At some point, Eric left with two girls.

You know I'm still afloat
You lose your balance, lose your wife
In the queue for the lifeboat

You got to put the women and children first
But you've got an unquenchable thirst for New York

I don't recall much, if any, of the conversation, except for me saying vaguely and improbably profound things about how surreally fucked up the entire concept of the bar is (considering that I've been dealing with IRC for almost a decade, and various socio-political and personal relationships stemming from all that, you'd think the whole thing would have affected me less), but I do remember Jason explaining some of what he does at NYU (neuro-science) to Nyra, the woman who at that point was nuzzling me and playing with my hair. To put it mildly, Jason is fucking smart.

Another round of Jaeger was ordered, which I declined on the basis of me already being drunk enough.

Lucky too, as by the end of the night (around 0330), Adam attempted to get the woman to take me home. Insisted on it, in fact.

I managed to fall over getting out of the booth, not all that drunkenly, simply because Kyle was looking at me and edging in and out of my vision. I get up and stare at Adam, who is still arguing the case for me getting taken home by someone old enough to be my mother, almost, and I say "Dude, she hassa go to Mass in the morning, fuggoff." Or something. I don't remember.

The short of it is I didn't go home with Nyra, but instead got put into a cab with Adam and Kyle, by Jason, who told the cabbie: "Take them to Fulton and Waters, and don't let them move." I haven't mentioned yet, but Jason's a bit of the fucking insane. A typical thing for a genius to be, right?

So Adam, Kyle and I end up at that intersection, wherever the fuck it was, and decide that it's too goddamn to stand around on the corner and that anyway we're hungry. So we walk up to the street to a McDonalds and get some burgers.

In the stillness of the evening
When the sun has had its day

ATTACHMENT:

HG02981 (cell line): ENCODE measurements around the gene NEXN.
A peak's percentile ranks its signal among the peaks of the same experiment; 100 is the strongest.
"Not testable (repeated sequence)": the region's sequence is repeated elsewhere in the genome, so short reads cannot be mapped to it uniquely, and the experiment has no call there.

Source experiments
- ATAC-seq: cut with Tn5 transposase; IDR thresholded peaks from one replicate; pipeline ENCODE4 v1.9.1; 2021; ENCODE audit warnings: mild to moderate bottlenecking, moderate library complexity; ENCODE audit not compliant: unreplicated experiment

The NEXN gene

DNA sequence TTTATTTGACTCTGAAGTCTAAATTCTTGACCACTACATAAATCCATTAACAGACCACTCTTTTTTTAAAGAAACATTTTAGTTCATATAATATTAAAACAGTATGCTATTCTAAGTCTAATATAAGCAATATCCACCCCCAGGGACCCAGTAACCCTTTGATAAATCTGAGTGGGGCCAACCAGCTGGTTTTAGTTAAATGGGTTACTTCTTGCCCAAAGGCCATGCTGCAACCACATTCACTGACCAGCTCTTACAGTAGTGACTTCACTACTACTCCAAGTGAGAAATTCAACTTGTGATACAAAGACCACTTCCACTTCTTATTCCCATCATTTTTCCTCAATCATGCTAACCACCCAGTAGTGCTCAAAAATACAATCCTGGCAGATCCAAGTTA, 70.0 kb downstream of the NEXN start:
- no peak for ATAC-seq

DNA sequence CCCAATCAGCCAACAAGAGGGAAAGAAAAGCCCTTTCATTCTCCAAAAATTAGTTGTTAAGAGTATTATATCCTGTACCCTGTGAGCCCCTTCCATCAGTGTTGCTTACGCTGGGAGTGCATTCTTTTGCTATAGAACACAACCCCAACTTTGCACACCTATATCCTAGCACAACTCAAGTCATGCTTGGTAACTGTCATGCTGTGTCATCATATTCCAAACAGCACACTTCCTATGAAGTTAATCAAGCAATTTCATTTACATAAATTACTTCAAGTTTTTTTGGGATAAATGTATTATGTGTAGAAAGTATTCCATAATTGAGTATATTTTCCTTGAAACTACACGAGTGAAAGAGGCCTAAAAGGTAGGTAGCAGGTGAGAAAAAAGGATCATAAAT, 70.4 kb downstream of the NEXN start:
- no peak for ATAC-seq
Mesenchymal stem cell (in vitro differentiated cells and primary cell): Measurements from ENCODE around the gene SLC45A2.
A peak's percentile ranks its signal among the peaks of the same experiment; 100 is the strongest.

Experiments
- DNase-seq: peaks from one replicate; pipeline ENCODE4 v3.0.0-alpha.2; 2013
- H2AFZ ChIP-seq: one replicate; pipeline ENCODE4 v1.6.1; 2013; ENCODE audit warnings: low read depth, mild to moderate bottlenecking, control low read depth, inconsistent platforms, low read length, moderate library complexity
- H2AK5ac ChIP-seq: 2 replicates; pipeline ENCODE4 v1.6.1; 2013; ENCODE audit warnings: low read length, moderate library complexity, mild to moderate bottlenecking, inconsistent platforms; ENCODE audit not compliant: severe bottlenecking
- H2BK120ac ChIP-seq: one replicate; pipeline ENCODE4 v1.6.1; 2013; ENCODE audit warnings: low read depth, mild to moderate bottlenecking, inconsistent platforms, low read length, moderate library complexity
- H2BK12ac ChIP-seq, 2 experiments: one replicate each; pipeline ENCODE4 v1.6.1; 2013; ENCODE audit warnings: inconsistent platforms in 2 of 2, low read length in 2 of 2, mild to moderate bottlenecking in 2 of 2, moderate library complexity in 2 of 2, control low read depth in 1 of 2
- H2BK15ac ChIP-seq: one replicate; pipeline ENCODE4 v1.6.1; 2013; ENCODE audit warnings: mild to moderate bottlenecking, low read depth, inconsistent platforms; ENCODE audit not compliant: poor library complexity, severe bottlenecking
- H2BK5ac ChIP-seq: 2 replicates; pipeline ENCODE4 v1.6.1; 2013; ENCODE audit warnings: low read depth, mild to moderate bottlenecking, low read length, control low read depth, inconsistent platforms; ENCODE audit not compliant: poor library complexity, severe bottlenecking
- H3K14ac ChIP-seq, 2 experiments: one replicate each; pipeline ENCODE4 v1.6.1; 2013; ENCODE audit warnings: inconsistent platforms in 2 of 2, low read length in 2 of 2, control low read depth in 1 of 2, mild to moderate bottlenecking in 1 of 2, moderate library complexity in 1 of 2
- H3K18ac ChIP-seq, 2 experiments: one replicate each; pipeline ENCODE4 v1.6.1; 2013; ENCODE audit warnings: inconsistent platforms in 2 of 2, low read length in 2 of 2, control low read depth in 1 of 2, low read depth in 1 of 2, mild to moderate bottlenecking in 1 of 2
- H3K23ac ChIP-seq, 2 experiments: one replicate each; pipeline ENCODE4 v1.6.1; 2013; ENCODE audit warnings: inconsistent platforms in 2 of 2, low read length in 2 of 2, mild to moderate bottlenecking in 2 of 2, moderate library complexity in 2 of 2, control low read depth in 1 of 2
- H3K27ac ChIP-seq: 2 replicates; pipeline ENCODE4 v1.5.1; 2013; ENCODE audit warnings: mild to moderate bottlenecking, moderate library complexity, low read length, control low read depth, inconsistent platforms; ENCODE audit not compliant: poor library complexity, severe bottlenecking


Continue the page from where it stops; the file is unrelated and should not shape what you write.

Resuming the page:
I heard your voice whispering
Come away now

I couldn't really explain why, but eating shitty hamburgers on a Manhattan corner at four A.M. was probably one of the strangest things I've ever done. Skyscrapers rising up around us, empty cabs sliding past, and we're devouring the nation's favorite meat by-product.

Jason showed up a few minutes later, and we stopped by a supermarket where he informed a couple of girls that he was in search of cookies. "They're down the aisle," they say, and go back to their conversation.

"No," he insists, "You don't understand. We want cookies."

"Yes. We do understand. They're down the aisle."

"A-ha!"

I can't tell if it's because he's drunk, but I sort of doubt it. I suspect this is just how Jason acts. Adam is laughing the whole time, as Jason wanders around some more, demanding Kiwi Water from random people who stare at him. Eventually he buys some milk.

He explains all this to the clerk, who says "Shit, no wonder you didn't get the girls. They wanted the fucking Kiwi Water, man, and you got milk instead." Or something equally nonsensical. I'm sobering up by this point, but that doesn't mean anything is making any sense to me.

There is music reverberating down the street, coming from the third or fourth story of a building, a party obviously in progress. Our New York host gets the attention of someone leaving the building and asks if the party's any good, what the cover is, what the ratio is.

"Yeah, it's aight. Ten fuckin' bucks, man, you believe that? And about one to one, half. S'aight."

Jason's vote of going to this party is shot down by myself and Kyle, and we head back to the dorm, where we proceed to sit around for a half hour. I fall asleep for a few minutes at the very least and am woken up by Adam who informs me that we're going to head back to Philly now.